Unlocking Literacy: Applying the Science of Reading to English Language Learners


Navigating Language Acquisition Through Evidence-Based Reading Strategies for Second Language Learners

Amid California’s push for research-based reading methodologies, commonly known as the “science of reading,” concerns have emerged among teachers and advocates for English learners. The worry stems from the belief that techniques designed for native English speakers may not effectively serve students learning English as a second language.

Also Read: Landmark Moments: The U.S. Supreme Court Case That Defined and Safeguarded English Learners’ Rights

However, a closer examination of the science behind language development reveals a surprising parallel between the science of reading and second language learning. Contrary to apprehensions, the science of reading can prove beneficial in teaching students whose native language is not English.

Both the science of reading and the science of language learning share a common requirement for an explicit and structured approach to literacy. This approach becomes instrumental in addressing a longstanding challenge: How to impart English academic skills to students with limited English oral proficiency.

A notable strength of the science of reading lies in its emphasis on concurrently developing language (speaking) and literacy (reading) within the same instructional space. Departing from the conventional separation of language and literacy blocks, science-based approaches advocate for an integrated teaching methodology. This approach, effective for all students, proves especially advantageous for English learners, who simultaneously acquire oral and academic skills. As students sound out words, they also grasp the meaning of those words.

The traditional isolation of oral language and literacy skills tends to increase the need for “scaffolding” support, particularly for non-native English speakers. Time constraints compel teachers to address oral skills within literacy instruction, only to circle back and integrate literacy skills within oral language instruction. The science of reading considers these skills as interwoven, reducing the necessity for scaffolds. It emphasizes a cognitive and developmental perspective, minimizing reliance on repetition and memorization.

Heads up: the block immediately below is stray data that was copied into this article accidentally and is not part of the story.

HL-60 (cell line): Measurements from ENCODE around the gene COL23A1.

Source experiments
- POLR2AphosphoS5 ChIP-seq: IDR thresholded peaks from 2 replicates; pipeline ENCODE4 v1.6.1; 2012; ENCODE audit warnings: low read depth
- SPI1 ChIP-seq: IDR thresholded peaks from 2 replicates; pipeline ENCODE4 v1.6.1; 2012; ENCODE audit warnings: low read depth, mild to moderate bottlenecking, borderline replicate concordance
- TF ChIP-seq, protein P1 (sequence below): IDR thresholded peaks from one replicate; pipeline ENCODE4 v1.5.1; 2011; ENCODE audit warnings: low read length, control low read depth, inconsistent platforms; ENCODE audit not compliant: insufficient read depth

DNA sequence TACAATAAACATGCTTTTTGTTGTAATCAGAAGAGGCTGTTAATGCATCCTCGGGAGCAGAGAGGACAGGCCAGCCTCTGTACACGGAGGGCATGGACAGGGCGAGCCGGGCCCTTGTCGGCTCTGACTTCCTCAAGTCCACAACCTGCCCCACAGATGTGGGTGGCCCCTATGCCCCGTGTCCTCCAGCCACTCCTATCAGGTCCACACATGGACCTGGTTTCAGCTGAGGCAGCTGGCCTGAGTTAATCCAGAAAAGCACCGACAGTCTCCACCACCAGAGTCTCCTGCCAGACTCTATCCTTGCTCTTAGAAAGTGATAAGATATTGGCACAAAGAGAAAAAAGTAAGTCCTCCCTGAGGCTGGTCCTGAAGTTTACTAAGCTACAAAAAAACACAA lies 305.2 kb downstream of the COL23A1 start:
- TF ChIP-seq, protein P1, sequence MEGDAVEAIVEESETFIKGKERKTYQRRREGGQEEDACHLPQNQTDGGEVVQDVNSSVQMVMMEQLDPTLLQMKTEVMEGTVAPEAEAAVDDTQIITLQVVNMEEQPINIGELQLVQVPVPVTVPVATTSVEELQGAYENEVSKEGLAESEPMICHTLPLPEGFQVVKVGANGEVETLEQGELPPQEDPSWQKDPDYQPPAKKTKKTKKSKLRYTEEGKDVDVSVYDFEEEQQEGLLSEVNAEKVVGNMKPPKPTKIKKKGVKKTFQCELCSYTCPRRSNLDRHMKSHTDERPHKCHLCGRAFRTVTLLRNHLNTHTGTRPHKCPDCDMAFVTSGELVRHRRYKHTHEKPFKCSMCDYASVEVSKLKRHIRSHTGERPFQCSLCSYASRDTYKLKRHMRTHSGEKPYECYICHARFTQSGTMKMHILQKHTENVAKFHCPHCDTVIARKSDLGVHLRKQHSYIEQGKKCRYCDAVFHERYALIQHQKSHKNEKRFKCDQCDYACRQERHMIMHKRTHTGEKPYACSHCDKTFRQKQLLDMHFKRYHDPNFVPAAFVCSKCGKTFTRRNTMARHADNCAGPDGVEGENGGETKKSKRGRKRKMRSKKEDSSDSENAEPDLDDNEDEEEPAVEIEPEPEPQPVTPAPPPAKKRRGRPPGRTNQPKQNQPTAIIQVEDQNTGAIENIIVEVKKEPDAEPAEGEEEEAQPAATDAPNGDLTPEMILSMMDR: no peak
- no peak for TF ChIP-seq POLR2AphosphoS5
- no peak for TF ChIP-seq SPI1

Teaching oral, comprehension, and vocabulary skills alongside language structure and syntax addresses a longstanding need for English learners. Consider Marco, an English learner, who may correctly sound out words and recognize sight words but struggles with comprehension and contextual application. The compartmentalized approach, common in traditional methods, limits Marco’s literacy and language proficiency.

The shift towards a combined approach, focusing on language and literacy within the same learning period, marks a significant advancement. This approach, encouraged by the science of reading, enables whole-group and small-group instruction, fostering comprehensive and applicable language and literacy skills.

Examining reading and its cognitive underpinnings offers an equitable teaching approach, rooted in universal brain processing. The development of vocabulary, symbols, and sounds in reading and writing is a simultaneous process across all language and literacy learning.

The science of reading challenges teachers to delve beyond surface language and understand how it functions cognitively. While teachers may fear inadequacy in supporting English learners without proficiency in their language, the explicit language and literacy approach advocated by the science of reading serves as a reminder of teachers’ own journeys in developing English literacy.

Applying the science of reading won’t solve all complexities in teaching English learners, but it provides a purposeful starting point. Its explicit focus on language and literacy development, treating both with equal importance, offers teachers a meaningful approach to bridge the gap for English language learners.

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